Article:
Another in our series of new transcriptions of contemporary articles on the Leo Frank case.
August 3rd, 1913
City Detective D. L. Waggoner was called to the stand following Miss Ferguson Attorney Rosser immediately raised the objection that he had been in the court room and the solicitor declared that he did not know whether or not the detective had Waggoner stated that he was present for about 20 minutes Wednesday.
“He was not sworn and put under the rule,” explained Solicitor Dorsey, “because I did not know that I would need him.”
The defense made no further objection and the examination began.
“How long have you been on the force, Mr. Waggoner?” the solicitor asked.
“About four years, in all.”
“Where were you on Tuesday, April 29?”
“From 10:30 to a little after 11 that morning I was in front of the National Pencil factory.”
“Did you see Frank?”
“What did he do?”
“I was standing on the sidewalk across the street and saw him repeatedly come to the window and go back. He would look down and repeatedly twist his hands. He walked to the window and back in his office out of my sight about twelve times in the half an hour I stayed there.”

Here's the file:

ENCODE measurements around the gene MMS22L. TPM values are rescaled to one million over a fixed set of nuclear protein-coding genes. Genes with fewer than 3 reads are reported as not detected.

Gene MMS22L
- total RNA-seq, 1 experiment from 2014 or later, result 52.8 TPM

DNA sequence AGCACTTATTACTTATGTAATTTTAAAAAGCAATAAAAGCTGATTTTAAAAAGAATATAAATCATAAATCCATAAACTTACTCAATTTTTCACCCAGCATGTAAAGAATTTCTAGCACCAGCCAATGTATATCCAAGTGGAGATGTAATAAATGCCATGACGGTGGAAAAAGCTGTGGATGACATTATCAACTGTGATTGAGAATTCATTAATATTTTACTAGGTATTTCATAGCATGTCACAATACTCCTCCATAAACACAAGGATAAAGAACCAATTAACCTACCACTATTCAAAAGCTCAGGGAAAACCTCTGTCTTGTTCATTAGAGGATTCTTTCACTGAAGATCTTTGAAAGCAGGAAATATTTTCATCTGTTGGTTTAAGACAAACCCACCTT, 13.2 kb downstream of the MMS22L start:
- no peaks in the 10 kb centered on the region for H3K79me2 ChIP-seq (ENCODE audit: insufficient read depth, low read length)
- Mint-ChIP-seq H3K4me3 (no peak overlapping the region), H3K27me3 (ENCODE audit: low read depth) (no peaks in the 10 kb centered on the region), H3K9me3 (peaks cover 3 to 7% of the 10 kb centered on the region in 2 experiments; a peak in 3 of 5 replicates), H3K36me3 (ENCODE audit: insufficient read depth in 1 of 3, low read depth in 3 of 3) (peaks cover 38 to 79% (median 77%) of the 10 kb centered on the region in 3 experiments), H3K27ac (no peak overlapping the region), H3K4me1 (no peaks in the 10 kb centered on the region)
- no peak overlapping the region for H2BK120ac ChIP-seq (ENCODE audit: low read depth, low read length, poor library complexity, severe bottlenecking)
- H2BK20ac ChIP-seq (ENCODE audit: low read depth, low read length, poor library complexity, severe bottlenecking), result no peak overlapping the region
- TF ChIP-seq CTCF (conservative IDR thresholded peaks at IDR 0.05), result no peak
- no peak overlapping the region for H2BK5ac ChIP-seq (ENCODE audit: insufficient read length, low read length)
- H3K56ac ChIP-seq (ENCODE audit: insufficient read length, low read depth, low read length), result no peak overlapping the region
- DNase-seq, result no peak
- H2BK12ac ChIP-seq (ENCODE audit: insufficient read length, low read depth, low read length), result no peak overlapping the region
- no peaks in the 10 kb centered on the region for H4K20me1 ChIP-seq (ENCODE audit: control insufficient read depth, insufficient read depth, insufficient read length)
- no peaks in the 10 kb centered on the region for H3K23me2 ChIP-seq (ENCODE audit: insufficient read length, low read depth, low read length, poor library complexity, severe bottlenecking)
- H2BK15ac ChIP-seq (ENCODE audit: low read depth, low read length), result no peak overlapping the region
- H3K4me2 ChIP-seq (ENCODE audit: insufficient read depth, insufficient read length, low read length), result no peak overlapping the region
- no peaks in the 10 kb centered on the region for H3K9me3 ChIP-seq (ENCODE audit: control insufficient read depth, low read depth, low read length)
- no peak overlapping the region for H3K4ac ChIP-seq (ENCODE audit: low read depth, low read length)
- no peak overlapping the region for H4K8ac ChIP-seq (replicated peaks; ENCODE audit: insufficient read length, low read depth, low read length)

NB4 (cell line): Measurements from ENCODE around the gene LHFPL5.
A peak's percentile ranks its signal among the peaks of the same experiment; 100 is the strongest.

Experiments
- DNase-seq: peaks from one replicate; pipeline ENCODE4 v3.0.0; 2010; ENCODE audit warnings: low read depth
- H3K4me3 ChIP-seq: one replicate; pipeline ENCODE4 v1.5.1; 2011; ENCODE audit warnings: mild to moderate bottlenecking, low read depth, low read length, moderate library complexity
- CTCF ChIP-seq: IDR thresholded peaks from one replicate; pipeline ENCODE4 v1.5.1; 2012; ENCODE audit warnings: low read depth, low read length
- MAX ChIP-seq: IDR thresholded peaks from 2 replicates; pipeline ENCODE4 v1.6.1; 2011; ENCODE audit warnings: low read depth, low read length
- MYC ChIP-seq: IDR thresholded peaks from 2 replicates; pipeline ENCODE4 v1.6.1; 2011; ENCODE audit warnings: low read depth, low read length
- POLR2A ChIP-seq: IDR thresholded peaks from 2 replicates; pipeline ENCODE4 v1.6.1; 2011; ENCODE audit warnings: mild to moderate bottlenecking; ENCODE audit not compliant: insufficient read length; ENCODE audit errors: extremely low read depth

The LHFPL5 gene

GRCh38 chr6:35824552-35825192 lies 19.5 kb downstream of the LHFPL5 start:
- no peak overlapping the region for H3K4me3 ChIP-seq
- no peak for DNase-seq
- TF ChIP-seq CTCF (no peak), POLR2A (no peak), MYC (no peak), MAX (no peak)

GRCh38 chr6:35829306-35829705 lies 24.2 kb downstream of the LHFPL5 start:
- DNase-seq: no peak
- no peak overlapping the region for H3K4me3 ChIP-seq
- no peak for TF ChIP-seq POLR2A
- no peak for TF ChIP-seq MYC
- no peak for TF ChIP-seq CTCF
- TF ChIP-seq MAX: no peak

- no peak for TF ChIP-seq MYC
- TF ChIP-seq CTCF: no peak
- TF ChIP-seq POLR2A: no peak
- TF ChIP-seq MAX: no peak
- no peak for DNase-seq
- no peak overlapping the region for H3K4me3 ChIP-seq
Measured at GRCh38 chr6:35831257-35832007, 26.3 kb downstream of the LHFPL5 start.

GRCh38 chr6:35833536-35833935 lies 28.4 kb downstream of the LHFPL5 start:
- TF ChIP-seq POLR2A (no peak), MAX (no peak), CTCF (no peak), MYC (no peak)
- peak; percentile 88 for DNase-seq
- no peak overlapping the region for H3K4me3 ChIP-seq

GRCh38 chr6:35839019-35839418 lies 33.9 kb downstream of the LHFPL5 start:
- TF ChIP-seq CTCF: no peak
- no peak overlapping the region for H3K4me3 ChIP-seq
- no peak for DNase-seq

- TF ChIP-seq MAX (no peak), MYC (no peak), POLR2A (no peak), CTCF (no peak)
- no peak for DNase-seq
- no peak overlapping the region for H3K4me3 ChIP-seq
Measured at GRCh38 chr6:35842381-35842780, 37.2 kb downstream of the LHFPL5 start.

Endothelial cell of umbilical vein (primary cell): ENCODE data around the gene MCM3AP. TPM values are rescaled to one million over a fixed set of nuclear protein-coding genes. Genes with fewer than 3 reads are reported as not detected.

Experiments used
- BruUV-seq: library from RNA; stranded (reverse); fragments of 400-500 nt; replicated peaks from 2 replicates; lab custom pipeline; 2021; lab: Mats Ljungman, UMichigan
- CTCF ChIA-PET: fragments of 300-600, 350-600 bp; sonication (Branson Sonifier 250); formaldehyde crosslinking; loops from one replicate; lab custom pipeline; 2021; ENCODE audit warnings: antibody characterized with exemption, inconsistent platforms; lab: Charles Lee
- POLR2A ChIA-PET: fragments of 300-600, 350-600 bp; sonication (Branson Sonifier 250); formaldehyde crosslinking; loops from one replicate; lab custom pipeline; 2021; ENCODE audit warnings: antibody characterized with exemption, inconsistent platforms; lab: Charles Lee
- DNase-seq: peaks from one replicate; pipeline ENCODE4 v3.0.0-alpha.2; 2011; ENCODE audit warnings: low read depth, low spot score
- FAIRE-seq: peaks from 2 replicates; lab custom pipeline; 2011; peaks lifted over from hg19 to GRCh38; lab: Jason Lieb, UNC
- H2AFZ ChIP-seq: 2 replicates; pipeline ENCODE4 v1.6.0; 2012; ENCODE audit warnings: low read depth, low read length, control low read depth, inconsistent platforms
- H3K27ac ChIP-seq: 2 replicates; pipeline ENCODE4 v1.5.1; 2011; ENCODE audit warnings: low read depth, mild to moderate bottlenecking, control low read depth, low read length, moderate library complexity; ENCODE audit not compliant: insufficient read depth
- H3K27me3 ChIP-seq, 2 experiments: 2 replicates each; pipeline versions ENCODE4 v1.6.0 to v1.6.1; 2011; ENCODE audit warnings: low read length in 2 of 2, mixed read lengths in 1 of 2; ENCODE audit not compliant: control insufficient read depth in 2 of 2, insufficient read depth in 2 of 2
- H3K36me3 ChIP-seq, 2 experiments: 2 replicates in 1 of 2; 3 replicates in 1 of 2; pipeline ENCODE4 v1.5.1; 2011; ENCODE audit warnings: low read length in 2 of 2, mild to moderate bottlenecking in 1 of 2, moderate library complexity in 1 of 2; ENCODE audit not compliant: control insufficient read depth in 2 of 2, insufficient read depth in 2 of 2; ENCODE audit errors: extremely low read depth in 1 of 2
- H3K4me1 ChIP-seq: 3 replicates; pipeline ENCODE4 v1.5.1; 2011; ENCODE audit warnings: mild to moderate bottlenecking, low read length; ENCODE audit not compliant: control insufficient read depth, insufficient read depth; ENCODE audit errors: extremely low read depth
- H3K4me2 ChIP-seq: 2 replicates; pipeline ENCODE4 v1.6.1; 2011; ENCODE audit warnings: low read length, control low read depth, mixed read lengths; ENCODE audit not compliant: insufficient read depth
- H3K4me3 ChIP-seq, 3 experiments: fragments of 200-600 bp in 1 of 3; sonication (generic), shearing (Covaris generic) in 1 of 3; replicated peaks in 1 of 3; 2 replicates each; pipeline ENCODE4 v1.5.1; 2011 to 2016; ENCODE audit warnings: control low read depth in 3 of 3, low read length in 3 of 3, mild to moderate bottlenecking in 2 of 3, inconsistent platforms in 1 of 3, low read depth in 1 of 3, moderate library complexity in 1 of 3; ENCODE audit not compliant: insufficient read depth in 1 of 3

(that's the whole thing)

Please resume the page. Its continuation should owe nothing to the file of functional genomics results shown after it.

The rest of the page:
“Was Frank nervous when you were with him?”
“Yes, on the way to the station house I rode in the auto with him and Black and Starnes and all the way down there his legs were trembling just like that.”
The witness held up both hands and made them quiver and shake.
Mr. Rosser then began the cross-examination.
“Frank sat between you and Black, didn’t he?”
“No, not between us. I was next to him though.”
“Did you see any other people in the office when you were looking at Frank from the street below?”
“Who were they?”
“I don’t know who they were.”
“Did you go there to arrest Frank?”
“No, I was sent there to watch the factory and keep a general lookout.”
“Did you know he would be arrested?”
“No, I didn’t know it, but I thought he might be.”
Waggoner was excused from the stand after this.
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